Arrowmont, Fall 2017

For the last two weeks I have been teaching at the Arrowmont School of Arts and Crafts. The class, titled Superficial Surfaces, explored a multitude of techniques for decorating and adorning the surfaces of furniture and other woodwork. The first week was a technical smorgasbord in which I served up demonstrations in marquetry, parquetry, string inlay, metal wire inlay, and texturing/painting. In the second week students were able to explore one or two of these techniques in depth. I encouraged students to work quickly and without preciousness towards their creations; this class was about learning new techniques, not making finished products.

With only 3 students, this was by far the smallest class I have ever taught. I was concerned that it would be difficult for us to fill the space, both physically and energetically. Not to worry, by the end of the first week we had projects piled on every workbench and table, good music on the stereo and a bottomless pot of coffee ready and waiting. Walking around the studios at the end of the session, I was proud to see that our class produced as much quality work as other classes that were 3-4 times our size. Marquetry and inlay are esoteric techniques that require an immense amount of care and precision to execute well. It was inspiring to watch my students take on these demanding processes with ambition and creativity. Here's a sampling of of their explorations:


Process: A Dozen Pewter Cups

I frequently encounter a crisis of identity when I try to describe myself with certain terminology: designer, craftsman, artist—they all seem alternately applicable to the nature of my career. I know this is mostly a self-inflicted conundrum. It’s not as though anyone ever insists that I define my work in narrow, exclusive or absolute terms. I hope that in time I will simply care less, but at this moment it’s something I mull over often, partly out of insecurity, but also in an effort understand and define my goals and values as a maker of things. I don’t actually believe there are divisions between these terms or that they are fixed in relation to one and other, but to me each word has the power to connote a different emphasis on how one is engaged in a creative act.

Certainly a defining aspect of my work (one that I attribute to my craft training) is that in addition to being concerned with the aesthetics of an object, I am equally attendant to the“beauty” of process. I mean this in the same way one might describe a beautiful equation or piece of computer code—not really an aesthetic experience so much the idea that I have done something in the best possible way. In my case I am speaking about a synergetic combination of speed, economy, cleverness and pleasantness of actions that combine to create grace in process. This may not have an apparent visual impact on the object, but is at least an avenue for rigorous, striving engagement. I do also believe that a beautiful process tends to generate objects that have a clear, un-muddied quality, regardless of the particular aesthetic.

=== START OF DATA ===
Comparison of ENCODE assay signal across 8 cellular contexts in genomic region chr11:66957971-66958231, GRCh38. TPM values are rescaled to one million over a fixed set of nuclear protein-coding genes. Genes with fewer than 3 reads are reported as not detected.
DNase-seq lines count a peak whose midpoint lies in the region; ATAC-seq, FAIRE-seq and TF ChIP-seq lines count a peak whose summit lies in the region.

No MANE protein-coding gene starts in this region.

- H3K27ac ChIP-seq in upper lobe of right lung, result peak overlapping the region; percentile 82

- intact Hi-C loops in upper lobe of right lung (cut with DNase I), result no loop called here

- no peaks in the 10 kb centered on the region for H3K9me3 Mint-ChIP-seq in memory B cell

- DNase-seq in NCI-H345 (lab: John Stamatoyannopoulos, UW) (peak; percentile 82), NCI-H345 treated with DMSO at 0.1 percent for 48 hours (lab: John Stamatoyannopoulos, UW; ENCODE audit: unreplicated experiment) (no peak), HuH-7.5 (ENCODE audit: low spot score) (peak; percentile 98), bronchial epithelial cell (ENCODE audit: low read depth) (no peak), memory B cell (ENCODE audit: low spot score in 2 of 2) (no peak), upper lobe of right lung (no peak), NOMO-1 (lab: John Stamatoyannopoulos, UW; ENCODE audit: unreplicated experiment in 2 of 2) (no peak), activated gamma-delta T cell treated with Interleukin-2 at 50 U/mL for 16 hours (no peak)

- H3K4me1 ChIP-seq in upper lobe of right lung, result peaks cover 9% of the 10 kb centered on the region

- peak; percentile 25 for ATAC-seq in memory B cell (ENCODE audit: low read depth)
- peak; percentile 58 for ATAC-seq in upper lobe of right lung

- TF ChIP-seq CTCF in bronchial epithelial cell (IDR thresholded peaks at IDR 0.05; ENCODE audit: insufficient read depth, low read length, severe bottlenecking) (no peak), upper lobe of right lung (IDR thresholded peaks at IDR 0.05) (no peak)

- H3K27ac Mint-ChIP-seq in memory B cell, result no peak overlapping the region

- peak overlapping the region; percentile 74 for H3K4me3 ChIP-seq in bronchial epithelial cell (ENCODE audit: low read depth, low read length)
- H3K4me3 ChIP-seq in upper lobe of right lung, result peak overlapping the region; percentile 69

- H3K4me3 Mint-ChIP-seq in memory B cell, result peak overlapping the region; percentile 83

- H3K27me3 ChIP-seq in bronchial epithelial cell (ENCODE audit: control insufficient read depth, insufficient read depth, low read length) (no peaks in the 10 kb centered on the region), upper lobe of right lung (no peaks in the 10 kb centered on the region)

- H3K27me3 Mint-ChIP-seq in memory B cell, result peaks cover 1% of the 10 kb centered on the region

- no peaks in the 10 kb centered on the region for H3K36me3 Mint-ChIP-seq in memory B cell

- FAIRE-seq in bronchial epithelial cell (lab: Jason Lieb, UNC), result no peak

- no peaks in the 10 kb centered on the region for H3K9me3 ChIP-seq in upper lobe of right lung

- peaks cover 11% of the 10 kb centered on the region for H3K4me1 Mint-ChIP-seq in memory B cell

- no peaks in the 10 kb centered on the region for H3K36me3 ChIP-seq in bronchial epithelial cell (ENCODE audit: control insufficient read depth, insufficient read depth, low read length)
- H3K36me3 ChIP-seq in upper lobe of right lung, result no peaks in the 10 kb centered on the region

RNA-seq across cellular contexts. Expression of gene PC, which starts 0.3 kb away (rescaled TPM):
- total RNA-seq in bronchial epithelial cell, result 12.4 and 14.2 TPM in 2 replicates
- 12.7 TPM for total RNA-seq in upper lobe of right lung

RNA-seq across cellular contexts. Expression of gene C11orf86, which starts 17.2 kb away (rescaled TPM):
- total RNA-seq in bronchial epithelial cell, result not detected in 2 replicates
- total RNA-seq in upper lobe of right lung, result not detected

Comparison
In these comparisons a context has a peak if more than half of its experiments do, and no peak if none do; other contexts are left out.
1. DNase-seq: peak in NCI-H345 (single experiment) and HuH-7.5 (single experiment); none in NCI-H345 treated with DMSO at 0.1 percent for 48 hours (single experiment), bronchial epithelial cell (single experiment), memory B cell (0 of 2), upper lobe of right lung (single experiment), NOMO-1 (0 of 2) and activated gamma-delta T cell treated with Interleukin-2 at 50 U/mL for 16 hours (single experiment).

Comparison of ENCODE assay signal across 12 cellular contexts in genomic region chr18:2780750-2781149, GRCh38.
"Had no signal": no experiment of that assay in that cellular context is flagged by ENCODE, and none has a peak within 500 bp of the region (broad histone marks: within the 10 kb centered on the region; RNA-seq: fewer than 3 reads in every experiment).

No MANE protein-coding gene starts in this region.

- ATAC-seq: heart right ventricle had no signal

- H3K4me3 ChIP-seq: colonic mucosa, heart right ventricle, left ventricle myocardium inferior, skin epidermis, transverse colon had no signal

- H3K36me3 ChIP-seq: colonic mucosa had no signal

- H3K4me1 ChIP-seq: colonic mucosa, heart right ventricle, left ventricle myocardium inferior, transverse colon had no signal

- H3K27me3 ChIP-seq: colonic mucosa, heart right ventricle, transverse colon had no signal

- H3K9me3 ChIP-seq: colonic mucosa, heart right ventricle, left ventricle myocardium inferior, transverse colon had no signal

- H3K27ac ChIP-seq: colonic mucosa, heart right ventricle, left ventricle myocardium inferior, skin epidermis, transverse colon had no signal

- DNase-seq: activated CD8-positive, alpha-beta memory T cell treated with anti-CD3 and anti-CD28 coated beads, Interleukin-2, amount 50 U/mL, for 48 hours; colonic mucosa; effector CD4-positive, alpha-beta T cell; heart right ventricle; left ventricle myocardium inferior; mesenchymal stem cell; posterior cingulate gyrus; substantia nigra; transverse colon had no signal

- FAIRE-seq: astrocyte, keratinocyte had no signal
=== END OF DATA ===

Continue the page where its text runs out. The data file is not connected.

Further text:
Most of my projects leave limited room for deeply exploring the beauty of process. Though it is on my mind all the time, I am usually making a single, one-off piece, and there’s no opportunity to go back and redo steps unless I have really screwed up. However, once in a while I take on a project in which my goal is to deeply explore and refine my sequence and efficiency of actions. This simple pewter cup design is one such project. I have made it a few dozen times over the last three years in order to home in on a process that works within my limited tooling and design parameters, which are that it must be a versatile size, impart the perceived value of a hand-formed metal cup, be impeccably crafted and sell for less than $100 retail. Other than the price point, which is $160, I am satisfied with how I am making these cups, as well as with their look and functionality.

Here’s a run down of my process in pictures. This is intended as a show-and-tell more than a set of instructions, but if you are interested in pewter-smithing and have any questions please shoot me an email. Click the first image to pull up a slide show with descriptions of each step.

Penland, Spring 2017

I recently returned to Boston after teaching a two-month long woodworking concentration at the Penland School of Crafts in the mountains of Western North Carolina. Over the years I’ve spent a lot of time at Penland in other capacities—as a work-study student and Core Fellow—and although I had a new role this time, the experience of living and working among a group of talented, creative and unusual artists was as seminal and moving as always. Teaching is a new endeavor for me, and I am beginning to see it as an excellent compliment studio work. For one, it encourages me to synthesize and articulate my often scattered knowledge and skill-set and, of course, points out the deficits therein. It also offers me a rare opportunity to inhabit a role in which my success is contingent on communicating and connecting with people rather than producing an object. As an instructor I called on aspects of my personality that are unnecessary and dormant in my solitary studio practice, and am glad to remember that I can (for two months, at least) be an affable person.